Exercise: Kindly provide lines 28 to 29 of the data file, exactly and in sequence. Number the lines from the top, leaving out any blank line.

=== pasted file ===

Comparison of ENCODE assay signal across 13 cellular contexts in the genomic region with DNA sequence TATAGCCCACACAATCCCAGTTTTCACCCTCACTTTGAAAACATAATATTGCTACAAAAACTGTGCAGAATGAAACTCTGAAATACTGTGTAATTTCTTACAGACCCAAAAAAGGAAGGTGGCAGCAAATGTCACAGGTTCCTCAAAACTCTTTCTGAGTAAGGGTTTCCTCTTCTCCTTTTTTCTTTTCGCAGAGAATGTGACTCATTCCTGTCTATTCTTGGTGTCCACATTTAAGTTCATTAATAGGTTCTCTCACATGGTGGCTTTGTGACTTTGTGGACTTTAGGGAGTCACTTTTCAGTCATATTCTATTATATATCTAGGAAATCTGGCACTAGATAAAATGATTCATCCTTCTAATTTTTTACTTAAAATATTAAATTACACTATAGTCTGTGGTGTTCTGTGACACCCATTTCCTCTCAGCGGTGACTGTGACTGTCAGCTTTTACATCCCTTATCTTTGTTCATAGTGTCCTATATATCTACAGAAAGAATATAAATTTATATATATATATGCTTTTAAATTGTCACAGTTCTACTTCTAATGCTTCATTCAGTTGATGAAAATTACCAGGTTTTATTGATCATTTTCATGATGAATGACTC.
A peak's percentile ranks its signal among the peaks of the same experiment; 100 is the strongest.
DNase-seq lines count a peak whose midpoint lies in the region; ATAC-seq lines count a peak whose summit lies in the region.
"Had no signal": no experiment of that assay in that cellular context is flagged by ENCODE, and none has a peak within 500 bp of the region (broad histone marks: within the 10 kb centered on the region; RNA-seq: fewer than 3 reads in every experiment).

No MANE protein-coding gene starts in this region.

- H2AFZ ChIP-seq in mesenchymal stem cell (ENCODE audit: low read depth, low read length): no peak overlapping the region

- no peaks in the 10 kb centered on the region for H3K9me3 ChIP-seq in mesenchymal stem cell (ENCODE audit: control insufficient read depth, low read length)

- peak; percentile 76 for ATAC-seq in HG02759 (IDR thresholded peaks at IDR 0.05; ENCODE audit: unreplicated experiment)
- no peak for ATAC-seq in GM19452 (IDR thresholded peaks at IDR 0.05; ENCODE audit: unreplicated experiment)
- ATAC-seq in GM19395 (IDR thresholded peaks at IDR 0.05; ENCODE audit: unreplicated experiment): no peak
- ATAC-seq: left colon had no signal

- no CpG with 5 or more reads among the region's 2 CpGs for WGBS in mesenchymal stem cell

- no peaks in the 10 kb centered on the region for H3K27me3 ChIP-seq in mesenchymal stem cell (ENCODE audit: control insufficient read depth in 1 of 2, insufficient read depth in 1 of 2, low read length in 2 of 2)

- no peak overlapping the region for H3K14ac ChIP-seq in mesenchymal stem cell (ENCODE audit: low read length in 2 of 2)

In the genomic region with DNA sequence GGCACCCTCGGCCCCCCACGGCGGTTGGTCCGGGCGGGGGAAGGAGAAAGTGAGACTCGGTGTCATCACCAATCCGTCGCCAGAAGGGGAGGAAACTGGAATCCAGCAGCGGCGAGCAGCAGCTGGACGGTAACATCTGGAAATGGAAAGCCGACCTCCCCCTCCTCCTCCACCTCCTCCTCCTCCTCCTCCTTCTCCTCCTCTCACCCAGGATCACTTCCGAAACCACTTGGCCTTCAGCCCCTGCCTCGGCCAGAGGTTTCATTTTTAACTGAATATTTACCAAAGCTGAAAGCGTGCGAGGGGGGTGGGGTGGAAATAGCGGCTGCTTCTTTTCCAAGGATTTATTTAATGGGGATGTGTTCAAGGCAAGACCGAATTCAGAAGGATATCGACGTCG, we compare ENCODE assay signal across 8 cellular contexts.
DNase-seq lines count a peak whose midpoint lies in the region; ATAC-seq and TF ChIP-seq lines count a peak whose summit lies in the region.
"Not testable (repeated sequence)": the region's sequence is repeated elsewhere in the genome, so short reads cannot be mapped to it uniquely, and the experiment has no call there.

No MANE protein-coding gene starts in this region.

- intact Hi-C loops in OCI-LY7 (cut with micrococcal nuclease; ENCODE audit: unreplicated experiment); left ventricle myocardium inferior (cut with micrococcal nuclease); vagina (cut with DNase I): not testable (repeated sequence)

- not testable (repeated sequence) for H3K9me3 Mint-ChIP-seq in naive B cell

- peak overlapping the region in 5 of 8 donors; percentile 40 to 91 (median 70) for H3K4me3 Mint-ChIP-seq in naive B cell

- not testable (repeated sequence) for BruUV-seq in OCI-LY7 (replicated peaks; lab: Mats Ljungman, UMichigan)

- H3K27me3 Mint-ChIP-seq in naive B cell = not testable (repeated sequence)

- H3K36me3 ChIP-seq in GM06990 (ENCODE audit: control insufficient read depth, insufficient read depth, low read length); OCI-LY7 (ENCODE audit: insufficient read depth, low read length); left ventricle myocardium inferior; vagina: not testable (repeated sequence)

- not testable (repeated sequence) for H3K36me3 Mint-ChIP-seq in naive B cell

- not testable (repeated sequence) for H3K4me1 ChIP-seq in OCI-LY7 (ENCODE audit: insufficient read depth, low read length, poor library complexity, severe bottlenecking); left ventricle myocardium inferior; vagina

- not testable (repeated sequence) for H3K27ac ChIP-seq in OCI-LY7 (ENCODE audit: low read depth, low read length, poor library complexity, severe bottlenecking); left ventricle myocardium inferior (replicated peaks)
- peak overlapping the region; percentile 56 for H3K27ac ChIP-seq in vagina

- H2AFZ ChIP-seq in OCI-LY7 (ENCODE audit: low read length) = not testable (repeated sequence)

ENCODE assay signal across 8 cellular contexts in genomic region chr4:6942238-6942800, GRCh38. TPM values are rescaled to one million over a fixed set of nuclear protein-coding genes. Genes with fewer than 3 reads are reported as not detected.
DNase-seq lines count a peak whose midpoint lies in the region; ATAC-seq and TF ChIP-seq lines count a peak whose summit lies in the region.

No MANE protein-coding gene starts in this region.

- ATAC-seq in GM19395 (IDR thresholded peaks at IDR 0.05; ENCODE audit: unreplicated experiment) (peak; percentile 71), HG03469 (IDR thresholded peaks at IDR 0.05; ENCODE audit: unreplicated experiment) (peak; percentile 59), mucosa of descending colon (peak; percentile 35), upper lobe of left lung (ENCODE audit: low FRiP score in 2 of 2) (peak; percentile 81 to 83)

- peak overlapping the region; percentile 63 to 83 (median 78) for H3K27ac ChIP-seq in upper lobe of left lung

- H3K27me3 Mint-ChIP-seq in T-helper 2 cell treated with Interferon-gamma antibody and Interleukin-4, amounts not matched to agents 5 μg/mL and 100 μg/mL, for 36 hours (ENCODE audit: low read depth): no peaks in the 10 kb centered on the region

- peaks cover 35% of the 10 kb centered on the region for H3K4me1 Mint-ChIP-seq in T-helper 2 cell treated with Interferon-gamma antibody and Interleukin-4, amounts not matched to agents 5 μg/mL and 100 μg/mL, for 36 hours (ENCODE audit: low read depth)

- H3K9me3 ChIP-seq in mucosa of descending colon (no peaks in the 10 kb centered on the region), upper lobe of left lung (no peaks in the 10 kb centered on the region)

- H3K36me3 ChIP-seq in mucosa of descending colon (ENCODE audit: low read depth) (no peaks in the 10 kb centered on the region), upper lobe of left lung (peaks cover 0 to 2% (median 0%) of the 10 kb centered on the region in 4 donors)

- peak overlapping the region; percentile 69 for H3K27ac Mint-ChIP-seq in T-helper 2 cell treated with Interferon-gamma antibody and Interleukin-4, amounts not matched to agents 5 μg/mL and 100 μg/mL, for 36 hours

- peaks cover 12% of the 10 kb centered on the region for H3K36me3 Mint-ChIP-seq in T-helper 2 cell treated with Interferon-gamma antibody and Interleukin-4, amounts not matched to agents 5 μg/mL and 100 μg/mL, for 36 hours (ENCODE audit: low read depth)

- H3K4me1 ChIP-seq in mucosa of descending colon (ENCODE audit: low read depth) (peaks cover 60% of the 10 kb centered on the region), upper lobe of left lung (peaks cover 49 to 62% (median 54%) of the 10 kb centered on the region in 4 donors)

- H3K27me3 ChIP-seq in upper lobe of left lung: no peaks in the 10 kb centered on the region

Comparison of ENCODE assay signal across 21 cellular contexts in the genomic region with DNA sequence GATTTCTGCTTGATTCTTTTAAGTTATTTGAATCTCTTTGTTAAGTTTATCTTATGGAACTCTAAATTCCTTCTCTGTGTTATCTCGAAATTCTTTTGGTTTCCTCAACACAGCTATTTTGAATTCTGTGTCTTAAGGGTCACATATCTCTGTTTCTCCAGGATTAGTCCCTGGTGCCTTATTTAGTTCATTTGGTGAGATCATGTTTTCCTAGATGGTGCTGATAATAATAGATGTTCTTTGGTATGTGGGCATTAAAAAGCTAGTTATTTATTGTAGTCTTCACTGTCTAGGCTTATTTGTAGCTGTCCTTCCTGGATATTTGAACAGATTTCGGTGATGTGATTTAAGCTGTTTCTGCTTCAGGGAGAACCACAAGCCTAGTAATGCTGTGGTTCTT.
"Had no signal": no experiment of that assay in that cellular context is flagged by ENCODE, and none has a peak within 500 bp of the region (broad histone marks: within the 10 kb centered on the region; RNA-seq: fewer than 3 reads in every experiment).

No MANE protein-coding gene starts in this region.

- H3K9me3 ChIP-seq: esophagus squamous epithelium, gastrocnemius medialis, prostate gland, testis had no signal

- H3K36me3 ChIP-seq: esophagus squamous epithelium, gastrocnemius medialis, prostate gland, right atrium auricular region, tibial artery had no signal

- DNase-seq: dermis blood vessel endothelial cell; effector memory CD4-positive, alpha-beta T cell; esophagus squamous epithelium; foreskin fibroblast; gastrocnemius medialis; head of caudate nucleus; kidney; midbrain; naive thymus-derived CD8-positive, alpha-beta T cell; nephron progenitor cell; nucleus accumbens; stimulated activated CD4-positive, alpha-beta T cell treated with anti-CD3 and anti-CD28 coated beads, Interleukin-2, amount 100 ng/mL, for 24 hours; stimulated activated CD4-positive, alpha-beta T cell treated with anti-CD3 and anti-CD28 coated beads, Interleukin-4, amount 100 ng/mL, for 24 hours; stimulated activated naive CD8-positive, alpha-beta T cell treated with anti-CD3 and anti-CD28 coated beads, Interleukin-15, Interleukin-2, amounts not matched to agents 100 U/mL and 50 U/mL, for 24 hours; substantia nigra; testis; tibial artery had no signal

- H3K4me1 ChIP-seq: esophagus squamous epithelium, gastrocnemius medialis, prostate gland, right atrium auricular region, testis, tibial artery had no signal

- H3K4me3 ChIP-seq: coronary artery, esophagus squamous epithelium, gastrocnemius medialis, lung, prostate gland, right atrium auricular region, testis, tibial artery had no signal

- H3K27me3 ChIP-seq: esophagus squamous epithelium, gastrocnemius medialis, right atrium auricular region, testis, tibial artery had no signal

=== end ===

- peak overlapping the region; percentile 56 for H3K27ac ChIP-seq in vagina

- H2AFZ ChIP-seq in OCI-LY7 (ENCODE audit: low read length) = not testable (repeated sequence)